I paste here an interesting discussion I read on Corpora List some days ago. I think the issue of corpus size is relevant to many of us. Here is the discussion in its integrity:
9 Aug (5 days ago)
In large corpora, it is very often impossible to analyse every single occurrence of a given phenomenon: Therefore, one often needs to reduce the amount of data via (random) sampling in order to have a more qualitative look at large quantities of data.
I’ve seen several times that samples of 200 occurrences/examples/tokens are chosen, each of which is then individually examined. An early example of this approach is Jennifer Coates’ study about „The Semantics of the Modal Auxiliaries“ (1983).
Does anybody know if this kind of sampling has inherent advantages (besides the fact that it reduces the quantity of work)? Are there statistic reasons to take into account 200 tokens? (Why not 100 or 500?)
I’d be grateful for documentation about this (or any other kind of practical) sampling. Thank you in advance!
University of Geneva
%%%%% Answer 1
This is an excellent question, and the answer is seldom “200.” It depends on several factors.
The first is that corpora are almost always a sample of some kind. When you generalize from your corpus, what are you generalizing to?
The second is that corpora almost always have some internal structure of their own. If you simply grab 200 occurrences at random, are you oversampling one or more texts, speakers/authors, subgenres? The answer to that depends on your hypothesis, and the theory that it is embedded in.
There is a large literature on sampling in the social sciences. All that stuff about p-values and chi-squares is basically aimed at answering your question. It goes back to Laplace’s question, “Can we get a good estimate of the population of the French empire without counting everyone?” and Student’s question, “How many batches of Guinness do I have to examine to properly evaluate this strain of barley?”
I’ve written more about sampling on my blog:
but in general I encourage you to consult a statistician with experience in social science sampling. From a glance at your university’s website, it looks like you have some good people.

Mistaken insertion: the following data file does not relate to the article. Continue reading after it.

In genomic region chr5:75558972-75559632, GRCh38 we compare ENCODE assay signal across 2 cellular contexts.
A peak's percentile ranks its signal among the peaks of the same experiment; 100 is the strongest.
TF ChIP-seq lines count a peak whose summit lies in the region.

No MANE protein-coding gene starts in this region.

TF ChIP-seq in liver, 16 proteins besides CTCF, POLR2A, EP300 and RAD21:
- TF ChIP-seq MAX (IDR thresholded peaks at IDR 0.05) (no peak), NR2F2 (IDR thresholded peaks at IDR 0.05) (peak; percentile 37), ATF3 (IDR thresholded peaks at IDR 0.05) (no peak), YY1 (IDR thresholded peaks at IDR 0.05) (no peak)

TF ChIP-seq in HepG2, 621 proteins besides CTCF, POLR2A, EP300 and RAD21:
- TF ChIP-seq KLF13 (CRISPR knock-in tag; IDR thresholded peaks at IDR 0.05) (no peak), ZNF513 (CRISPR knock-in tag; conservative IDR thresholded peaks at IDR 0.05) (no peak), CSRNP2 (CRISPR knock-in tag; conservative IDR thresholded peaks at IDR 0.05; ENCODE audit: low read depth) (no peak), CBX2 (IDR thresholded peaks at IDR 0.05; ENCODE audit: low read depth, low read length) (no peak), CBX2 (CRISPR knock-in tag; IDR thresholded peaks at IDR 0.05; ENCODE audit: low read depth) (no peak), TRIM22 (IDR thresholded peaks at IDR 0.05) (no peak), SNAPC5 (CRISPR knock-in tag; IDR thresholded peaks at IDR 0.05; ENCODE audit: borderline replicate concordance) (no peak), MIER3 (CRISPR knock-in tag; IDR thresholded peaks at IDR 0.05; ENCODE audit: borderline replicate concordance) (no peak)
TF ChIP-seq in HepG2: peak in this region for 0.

%%%%% Answer 2
#1 angus raises the legitimate problem of the skewing of randomly selected
examples through disproportionate occurrences of a language feature in one
source text or a subset of source texts… however you can monitor such skewing
in any corpus software that allows the display of source text ids in the concordance
display screen… and therefore adjust for it in your analysis…
#2 there is also the consideration of how accurate you want your analysis/statements to be…
working with much smaller corpora, i think Sinclair suggested that our ultimate aim should be
to account for every single example… he and others at that time (eg Stubbs, Tognini-Bonelli?)
offered an alternative technique: take one concordance screenful, and note the numbers of
whichever features you are interested in; take a second screenful and do the same; in general,
the proportion of those features will stabilise after a few screenfuls… but more details will appear,
indicating sub-features in relation to those features… at some point, when you are satisfied with the
depth of analysis of the original features (and here the corpus frequency of the nodeword will be relevant)
you can estimate the percentage of the total occurrences that you have analysed, and decide whether
the rate of change has stabilised sufficiently for your purposes…?
combining these two strategies (statistical/probability calculations as per angus… plus manual inspection/annotation)
may provide the triangulation you need?
Ramesh and Angus have already made excellent points about estimating the stability of the distribution of phenomena within your sample, so I won’t say anything about that. But I wanted to add one thing about errors in your search and estimating the error rate.
Especially in a scenario where you run multiple queries that are each meant to give you a count of some variant, you may want to be able to use the entire result set (many more hits than you can read). If you are working on some alternation or a phenomenon that has multiple alternative, known realizations, you may be able to say something using the entire dataset if you have a good idea that each query variant is highly accurate.
I think in these kinds of cases, having a limited, manually analyzed random subset just to estimate the error rate for each query can be very valuable. I also agree that there’s no special property for a number like 200; I’ve used this strategy with 1000 hits per construction and published results using entire datasets when the error rate was below 1% (so fewer than 10 spurious hits per 1000 randomly dispersed items, and then report the fully automatic data for each variant). In any case, the most important thing is to state what you are doing openly – if it doesn’t make sense, peer reviewers will let you know 🙂
Dr. Amir Zeldes
Asst. Prof. for Computational Linguistics
Department of Linguistics
1437 37th St. NW
Washington, DC 20057
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